Wrapping paper, candles, chocolate, cookies—some parents may feel like their children are always being asked to sell something for yet another fundraiser. School and community fundraisers are a big part of the school year. And they are necessary to raise money for the school and/or organizations that help kids reach their full potential. But too many school fundraisers can become a burden on both parents and kids. So much so that parents may begin to dread seeing another notice about another fundraiser!
The Issues with Fundraisers
Parents with more than one school-aged child can find themselves juggling too many fundraisers, some at the same time. This can get chaotic and confusing, and dates can often overlap, especially if the kids are at different schools and there is no coordination between events. Fundraisers can also be a time burden for busy parents. For parents who have multiple kids, have a job, or just have a full schedule, finding time to fit in fundraising activities can be difficult.
Some fundraisers try to encourage kids to raise the most money in their class or group. This can work to motivate them, but it can also pit kids against each other and cause bad feelings. Kids then think they have to compete with their friends in order to win, which can cause some kids to shy away from raising money and others to try too hard to “win.” It may also not feel fair to some when some parents help their children get sales and other don’t.
And often, holding the fundraiser itself can be expensive. That means that not all the money raised goes directly to the school. A lot of it goes to overhead for the fundraiser or events surrounding it and products needed to promote it. This means that the overall amount of money raised isn’t nearly as much as is needed by the school.
So, What Can Parents Do?
Parents can work together to help address some of these concerns and make fundraising easier. Here are some of the ways:
Instead of participating in multiple fundraisers, you can cut down on your time involvement by donating money directly to the school instead. That way, you are participating without the time commitment for you and your kids. And by contributing directly to the school, you can ensure that your money won’t be going toward the overhead costs of a specific fundraiser.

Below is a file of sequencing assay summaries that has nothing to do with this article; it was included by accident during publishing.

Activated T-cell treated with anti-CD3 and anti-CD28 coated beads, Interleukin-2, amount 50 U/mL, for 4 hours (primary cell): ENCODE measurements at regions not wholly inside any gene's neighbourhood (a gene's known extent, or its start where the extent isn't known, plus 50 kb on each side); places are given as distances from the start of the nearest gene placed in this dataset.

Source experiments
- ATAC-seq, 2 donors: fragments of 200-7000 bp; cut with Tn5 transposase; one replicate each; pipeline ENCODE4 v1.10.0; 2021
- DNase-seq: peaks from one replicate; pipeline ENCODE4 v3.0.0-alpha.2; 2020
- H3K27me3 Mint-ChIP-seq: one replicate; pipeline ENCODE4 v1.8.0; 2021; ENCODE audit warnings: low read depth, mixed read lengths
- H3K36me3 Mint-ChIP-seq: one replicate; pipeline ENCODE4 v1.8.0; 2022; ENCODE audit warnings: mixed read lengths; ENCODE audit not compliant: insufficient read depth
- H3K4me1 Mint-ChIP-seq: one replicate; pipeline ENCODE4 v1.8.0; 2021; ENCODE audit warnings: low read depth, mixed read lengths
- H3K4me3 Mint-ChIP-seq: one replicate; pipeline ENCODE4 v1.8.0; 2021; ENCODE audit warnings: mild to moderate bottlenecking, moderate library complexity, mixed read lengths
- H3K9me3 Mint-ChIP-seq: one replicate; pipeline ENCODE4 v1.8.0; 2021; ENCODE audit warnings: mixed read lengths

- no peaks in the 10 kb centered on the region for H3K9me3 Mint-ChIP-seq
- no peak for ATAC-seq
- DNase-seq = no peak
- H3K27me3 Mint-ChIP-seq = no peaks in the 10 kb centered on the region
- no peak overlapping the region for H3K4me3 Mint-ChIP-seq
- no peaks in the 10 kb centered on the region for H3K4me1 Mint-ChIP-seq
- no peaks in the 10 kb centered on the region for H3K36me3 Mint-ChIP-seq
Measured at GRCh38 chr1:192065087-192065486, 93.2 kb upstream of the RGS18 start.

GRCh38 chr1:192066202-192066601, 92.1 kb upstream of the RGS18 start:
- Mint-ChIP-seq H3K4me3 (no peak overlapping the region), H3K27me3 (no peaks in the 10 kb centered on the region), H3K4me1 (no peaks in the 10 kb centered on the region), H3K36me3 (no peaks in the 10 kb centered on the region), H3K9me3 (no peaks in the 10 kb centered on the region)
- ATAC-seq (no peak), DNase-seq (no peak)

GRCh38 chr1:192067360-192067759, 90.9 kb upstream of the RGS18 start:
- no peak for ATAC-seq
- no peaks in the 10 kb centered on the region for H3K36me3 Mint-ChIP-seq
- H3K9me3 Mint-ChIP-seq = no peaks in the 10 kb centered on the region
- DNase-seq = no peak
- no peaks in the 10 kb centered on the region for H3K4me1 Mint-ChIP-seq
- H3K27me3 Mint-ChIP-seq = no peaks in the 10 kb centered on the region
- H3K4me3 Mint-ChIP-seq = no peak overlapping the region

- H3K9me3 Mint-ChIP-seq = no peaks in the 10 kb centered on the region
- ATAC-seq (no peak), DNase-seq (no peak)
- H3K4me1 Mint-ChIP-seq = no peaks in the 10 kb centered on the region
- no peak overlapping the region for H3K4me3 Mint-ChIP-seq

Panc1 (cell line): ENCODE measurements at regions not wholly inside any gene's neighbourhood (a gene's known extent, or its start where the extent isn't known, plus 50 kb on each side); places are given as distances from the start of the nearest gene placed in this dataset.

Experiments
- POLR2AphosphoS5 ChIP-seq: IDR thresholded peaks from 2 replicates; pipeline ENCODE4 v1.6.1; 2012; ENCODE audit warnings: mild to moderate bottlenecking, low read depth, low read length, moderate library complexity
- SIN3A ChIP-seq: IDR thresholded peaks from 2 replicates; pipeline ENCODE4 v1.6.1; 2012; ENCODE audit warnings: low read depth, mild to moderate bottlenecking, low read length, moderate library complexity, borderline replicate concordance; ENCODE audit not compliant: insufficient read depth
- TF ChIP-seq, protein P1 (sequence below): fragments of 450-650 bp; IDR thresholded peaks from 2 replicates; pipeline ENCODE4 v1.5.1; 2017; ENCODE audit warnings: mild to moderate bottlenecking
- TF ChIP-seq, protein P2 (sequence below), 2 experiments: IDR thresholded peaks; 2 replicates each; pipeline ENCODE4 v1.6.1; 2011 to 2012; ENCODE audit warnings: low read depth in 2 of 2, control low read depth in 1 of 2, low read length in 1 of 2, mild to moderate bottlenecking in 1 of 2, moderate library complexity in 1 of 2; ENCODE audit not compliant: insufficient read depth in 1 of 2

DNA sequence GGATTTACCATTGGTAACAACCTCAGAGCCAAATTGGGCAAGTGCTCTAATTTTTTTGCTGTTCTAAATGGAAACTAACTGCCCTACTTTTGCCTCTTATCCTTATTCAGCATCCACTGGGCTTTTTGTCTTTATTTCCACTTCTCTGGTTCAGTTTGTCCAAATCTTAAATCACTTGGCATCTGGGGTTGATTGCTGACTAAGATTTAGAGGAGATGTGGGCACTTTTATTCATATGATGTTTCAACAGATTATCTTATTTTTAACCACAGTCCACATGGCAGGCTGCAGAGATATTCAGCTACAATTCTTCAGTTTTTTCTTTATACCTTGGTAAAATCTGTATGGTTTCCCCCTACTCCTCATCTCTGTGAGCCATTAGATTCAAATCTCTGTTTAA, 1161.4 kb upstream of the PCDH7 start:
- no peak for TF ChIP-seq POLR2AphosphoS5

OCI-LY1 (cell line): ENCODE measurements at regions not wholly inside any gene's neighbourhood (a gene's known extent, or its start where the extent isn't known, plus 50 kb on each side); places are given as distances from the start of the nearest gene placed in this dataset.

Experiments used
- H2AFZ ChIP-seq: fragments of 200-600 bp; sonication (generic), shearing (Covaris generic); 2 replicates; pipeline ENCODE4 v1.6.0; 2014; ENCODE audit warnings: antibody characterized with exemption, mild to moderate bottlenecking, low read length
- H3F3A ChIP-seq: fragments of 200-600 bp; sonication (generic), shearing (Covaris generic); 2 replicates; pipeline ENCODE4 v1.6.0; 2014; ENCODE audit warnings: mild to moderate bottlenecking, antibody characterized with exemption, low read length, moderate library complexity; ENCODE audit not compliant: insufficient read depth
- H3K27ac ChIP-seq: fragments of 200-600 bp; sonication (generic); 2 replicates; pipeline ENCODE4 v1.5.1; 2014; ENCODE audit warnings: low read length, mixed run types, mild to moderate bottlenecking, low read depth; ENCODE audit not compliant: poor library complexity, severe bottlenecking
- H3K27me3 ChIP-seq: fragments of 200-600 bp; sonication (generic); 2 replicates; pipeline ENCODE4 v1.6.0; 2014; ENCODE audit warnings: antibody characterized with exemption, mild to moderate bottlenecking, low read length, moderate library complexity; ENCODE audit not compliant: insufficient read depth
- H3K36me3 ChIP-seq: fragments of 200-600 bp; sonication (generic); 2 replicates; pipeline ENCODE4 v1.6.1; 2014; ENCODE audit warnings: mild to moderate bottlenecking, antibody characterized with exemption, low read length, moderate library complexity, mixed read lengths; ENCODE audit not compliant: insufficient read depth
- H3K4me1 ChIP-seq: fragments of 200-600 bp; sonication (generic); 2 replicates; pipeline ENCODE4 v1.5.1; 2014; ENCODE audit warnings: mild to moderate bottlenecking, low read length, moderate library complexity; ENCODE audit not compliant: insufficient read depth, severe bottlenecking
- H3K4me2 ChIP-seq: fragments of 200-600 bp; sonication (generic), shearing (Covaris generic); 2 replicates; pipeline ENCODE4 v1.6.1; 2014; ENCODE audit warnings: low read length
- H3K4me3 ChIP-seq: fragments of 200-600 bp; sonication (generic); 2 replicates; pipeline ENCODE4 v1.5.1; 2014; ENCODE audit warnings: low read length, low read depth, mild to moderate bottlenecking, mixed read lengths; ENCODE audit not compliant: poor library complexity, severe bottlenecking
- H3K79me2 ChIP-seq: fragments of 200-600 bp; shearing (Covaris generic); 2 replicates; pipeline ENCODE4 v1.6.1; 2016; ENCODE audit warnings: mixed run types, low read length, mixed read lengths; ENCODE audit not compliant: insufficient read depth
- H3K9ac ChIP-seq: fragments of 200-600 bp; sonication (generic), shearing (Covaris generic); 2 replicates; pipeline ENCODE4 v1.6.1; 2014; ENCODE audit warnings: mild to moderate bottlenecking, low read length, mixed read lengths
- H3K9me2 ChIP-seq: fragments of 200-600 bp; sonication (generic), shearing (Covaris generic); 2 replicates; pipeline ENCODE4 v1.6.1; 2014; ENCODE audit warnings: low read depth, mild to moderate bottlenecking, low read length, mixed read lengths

Choose One Fundraiser
For parents who are too busy to get involved in multiple fundraisers, it helps to focus on just one. You can choose the one that sounds most appealing and make extra time to get involved with it instead of spreading yourself too thin around multiple events and projects.
Parents can have input into what types of fundraisers their children’s school will run, especially when they join together. Consider making suggestions to your child’s school principal or administrators. Partnering with a nearby grocery store, gas station, or other popular local business that will agree to donate a portion of their proceeds when customers mention their school can be a pain-free way to raise funds. Parents would likely shop there anyway, so the fundraiser would be more successful and take less time for parents. And there may be other types of fundraisers that work better for your community.
Use Other Tools
Sites like ClassWish.org let teachers create a digital wish list where parents can donate money for specific items without having to participate in events. EdRover, an iPhone app, also helps you contribute by alerting you when you are within 100 feet of a participating business. If you “check in,” the donation will be sent from that business to whatever school you choose.
Fundraisers are still an important way for schools to make money and they can provide a good experience for children. But if they are becoming a burden to parents, finding alternatives may be a good solution.
What ways have you found to cope with fundraising overload?